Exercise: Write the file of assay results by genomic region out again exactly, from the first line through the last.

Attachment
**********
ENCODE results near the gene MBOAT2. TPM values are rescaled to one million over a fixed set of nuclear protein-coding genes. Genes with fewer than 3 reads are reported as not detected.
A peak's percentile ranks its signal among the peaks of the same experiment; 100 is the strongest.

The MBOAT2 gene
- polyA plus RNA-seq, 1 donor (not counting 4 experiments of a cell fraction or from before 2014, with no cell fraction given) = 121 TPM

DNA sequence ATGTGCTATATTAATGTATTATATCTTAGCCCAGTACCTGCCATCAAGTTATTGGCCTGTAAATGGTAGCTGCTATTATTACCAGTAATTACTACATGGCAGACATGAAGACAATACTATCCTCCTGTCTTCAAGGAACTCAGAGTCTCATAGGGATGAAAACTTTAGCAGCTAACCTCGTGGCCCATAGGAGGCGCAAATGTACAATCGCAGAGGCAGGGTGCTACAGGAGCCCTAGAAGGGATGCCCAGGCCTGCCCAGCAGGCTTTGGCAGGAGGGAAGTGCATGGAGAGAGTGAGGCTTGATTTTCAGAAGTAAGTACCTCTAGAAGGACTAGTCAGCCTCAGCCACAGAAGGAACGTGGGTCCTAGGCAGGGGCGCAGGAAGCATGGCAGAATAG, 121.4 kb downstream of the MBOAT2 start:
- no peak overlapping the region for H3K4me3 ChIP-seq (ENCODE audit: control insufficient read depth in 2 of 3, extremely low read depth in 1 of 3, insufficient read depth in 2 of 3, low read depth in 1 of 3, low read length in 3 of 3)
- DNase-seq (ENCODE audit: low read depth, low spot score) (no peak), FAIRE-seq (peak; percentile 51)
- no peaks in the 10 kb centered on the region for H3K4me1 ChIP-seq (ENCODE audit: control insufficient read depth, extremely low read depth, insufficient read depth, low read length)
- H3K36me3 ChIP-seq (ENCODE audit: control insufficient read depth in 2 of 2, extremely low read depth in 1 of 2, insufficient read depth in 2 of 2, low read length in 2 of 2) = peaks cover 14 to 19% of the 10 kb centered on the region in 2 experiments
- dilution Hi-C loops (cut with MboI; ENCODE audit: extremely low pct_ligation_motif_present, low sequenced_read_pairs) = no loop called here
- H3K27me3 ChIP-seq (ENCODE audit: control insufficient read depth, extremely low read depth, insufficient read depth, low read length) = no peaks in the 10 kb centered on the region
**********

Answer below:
ENCODE results near the gene MBOAT2. TPM values are rescaled to one million over a fixed set of nuclear protein-coding genes. Genes with fewer than 3 reads are reported as not detected.
A peak's percentile ranks its signal among the peaks of the same experiment; 100 is the strongest.

The MBOAT2 gene
- polyA plus RNA-seq, 1 donor (not counting 4 experiments of a cell fraction or from before 2014, with no cell fraction given) = 121 TPM

DNA sequence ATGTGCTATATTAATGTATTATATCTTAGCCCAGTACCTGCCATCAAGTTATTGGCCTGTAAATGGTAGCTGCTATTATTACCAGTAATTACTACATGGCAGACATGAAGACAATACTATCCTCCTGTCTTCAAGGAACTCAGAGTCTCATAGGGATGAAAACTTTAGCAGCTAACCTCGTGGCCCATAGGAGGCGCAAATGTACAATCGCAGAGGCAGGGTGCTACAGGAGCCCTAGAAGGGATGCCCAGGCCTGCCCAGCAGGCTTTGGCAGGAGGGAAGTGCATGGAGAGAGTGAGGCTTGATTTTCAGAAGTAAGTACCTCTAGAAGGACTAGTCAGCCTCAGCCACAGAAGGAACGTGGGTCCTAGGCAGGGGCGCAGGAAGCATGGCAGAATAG, 121.4 kb downstream of the MBOAT2 start:
- no peak overlapping the region for H3K4me3 ChIP-seq (ENCODE audit: control insufficient read depth in 2 of 3, extremely low read depth in 1 of 3, insufficient read depth in 2 of 3, low read depth in 1 of 3, low read length in 3 of 3)
- DNase-seq (ENCODE audit: low read depth, low spot score) (no peak), FAIRE-seq (peak; percentile 51)
- no peaks in the 10 kb centered on the region for H3K4me1 ChIP-seq (ENCODE audit: control insufficient read depth, extremely low read depth, insufficient read depth, low read length)
- H3K36me3 ChIP-seq (ENCODE audit: control insufficient read depth in 2 of 2, extremely low read depth in 1 of 2, insufficient read depth in 2 of 2, low read length in 2 of 2) = peaks cover 14 to 19% of the 10 kb centered on the region in 2 experiments
- dilution Hi-C loops (cut with MboI; ENCODE audit: extremely low pct_ligation_motif_present, low sequenced_read_pairs) = no loop called here
- H3K27me3 ChIP-seq (ENCODE audit: control insufficient read depth, extremely low read depth, insufficient read depth, low read length) = no peaks in the 10 kb centered on the region